“Security and line of business are two worlds that have remained distinct,” says Hugh Njemanze, CTO at ArcSight.

Aberdeen’s Hurley says ArcSight, netForensics and others need to work harder on relating security problems to business impact. “It’s the biggest problem,” he says. “Senior business executives don’t realize they need security until something happens.”

ArcSight 3.0 is expected to ship within 60 days. Pricing starts at about $100,000.

High Tower this week will make available its TowerView software packaged on appliances. TowerView collects data and events in real time from network and security devices, such as firewalls, IDSs and routers. TowerView uses 100 pre-packaged rules and a rules processing engine to perform statistical analysis and correlation.

The TowerView 1000 appliance is designed to correlate data from up to 30 devices, while the TowerView 2000 appliance is designed to correlate data for 30 to 90 devices. Pricing starts at $48,000.

Despite the enhancements to SIM products, John Pescatore, a vice president with Gartner, says vendors need to add more capabilities to meet security specialists’ needs this year.

“Security managers need more than data from raw logs. They need compliance enforcement, Web and application server configuration management, and Linux support needs to be included,” he says.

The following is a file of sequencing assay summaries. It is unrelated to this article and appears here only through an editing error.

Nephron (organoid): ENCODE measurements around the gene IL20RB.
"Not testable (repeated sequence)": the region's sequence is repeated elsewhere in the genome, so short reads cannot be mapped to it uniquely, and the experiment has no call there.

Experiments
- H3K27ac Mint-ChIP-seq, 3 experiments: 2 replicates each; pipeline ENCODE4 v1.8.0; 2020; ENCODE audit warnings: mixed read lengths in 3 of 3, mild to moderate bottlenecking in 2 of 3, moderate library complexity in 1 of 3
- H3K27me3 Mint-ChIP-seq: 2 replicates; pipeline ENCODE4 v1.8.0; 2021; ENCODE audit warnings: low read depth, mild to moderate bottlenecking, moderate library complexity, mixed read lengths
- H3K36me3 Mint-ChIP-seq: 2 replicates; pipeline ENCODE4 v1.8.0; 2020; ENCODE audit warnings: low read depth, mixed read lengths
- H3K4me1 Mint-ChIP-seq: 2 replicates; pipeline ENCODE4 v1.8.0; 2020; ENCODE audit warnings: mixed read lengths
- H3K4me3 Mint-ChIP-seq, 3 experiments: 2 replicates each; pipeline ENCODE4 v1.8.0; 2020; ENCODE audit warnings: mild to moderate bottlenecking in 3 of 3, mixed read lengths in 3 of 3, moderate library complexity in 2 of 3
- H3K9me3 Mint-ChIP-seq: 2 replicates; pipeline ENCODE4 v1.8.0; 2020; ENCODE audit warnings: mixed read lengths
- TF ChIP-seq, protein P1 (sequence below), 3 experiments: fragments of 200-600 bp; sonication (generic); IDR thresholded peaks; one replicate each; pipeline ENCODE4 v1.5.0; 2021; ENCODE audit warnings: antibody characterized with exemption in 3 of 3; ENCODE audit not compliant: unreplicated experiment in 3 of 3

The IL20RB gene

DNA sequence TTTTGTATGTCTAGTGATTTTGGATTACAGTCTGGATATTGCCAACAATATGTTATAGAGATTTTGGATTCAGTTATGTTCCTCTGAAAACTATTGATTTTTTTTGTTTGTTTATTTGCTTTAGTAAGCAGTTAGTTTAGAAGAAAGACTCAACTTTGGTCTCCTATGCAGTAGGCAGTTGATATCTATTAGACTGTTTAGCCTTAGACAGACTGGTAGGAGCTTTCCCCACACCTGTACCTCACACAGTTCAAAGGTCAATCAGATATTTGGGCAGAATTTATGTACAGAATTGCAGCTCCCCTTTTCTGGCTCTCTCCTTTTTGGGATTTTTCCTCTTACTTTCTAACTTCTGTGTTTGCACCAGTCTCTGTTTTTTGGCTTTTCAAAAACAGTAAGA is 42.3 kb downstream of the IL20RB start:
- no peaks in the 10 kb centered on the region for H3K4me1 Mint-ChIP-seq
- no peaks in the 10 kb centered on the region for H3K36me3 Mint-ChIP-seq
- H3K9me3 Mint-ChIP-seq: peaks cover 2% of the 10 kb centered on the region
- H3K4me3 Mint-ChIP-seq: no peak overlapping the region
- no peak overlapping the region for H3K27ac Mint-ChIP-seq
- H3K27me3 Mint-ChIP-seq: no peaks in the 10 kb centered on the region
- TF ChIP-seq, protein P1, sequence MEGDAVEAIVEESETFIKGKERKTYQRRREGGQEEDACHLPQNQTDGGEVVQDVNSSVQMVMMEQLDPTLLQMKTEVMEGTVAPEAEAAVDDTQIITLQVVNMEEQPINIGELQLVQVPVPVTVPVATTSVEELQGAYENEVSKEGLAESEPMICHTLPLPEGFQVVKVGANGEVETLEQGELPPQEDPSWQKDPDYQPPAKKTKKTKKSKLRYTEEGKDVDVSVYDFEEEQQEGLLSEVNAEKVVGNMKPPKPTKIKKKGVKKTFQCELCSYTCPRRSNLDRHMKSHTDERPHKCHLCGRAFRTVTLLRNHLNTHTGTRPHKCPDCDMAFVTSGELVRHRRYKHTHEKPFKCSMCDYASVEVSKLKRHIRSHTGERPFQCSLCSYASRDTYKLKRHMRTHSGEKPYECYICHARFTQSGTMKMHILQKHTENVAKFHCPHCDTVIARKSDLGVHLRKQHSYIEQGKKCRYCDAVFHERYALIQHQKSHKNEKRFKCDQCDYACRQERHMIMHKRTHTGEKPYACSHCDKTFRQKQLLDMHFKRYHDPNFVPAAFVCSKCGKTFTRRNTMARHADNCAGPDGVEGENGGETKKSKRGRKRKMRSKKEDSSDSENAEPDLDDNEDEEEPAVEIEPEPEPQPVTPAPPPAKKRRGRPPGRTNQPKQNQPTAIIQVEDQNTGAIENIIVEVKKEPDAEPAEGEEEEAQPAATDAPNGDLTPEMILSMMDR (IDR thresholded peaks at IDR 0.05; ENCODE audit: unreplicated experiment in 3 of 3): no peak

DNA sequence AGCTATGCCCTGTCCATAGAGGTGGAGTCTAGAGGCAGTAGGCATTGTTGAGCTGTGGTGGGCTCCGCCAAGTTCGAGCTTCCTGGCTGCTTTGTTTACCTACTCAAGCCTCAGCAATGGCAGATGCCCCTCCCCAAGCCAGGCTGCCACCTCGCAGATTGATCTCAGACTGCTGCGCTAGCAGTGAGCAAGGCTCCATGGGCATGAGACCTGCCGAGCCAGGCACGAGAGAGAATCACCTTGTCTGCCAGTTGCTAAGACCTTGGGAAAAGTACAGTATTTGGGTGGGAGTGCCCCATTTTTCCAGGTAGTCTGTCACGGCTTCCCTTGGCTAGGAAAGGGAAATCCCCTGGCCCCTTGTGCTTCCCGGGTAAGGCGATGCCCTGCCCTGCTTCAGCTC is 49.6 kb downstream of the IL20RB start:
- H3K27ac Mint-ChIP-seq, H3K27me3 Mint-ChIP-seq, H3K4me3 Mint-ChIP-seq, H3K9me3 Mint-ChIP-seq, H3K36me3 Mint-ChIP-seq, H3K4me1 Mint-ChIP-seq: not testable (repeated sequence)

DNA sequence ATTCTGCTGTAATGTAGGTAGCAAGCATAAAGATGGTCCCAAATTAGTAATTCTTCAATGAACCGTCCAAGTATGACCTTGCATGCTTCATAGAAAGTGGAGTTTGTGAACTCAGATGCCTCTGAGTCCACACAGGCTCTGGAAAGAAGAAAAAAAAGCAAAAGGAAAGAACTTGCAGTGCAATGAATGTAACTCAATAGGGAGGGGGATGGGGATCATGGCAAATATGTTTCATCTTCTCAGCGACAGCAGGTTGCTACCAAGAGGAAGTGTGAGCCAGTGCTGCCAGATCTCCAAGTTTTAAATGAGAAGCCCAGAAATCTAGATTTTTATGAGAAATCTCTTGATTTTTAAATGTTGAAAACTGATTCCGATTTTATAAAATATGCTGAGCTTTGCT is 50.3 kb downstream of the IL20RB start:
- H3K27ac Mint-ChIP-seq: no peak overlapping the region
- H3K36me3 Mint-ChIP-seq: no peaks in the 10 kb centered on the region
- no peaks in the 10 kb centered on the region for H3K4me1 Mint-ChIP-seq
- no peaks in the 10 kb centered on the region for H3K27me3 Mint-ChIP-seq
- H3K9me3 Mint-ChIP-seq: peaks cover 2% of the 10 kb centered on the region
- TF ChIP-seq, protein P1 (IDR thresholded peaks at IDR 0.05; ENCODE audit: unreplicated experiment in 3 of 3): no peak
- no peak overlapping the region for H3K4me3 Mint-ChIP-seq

Also this week, Maxware, known for its meta-directory technology, will introduce provisioning software called Identity Center. The software, which also will be featured at the RSA Conference, includes a workflow engine for provisioning users and resources across a network using a set of rules and policies stored in its database.

The software is part of Maxware’s overall identity-management lineup. Identity Center features include user self-service, notifications, event escalation, password reset and a connector library. The software costs $17.50 per user for 10,000 users.

TippingPoint Technologies this week is introducing a version of its UnityOne software ($25,000) that adds traffic shaping to intrusion-prevention capabilities so networks can remain unclogged by malicious traffic floods. (Read more here)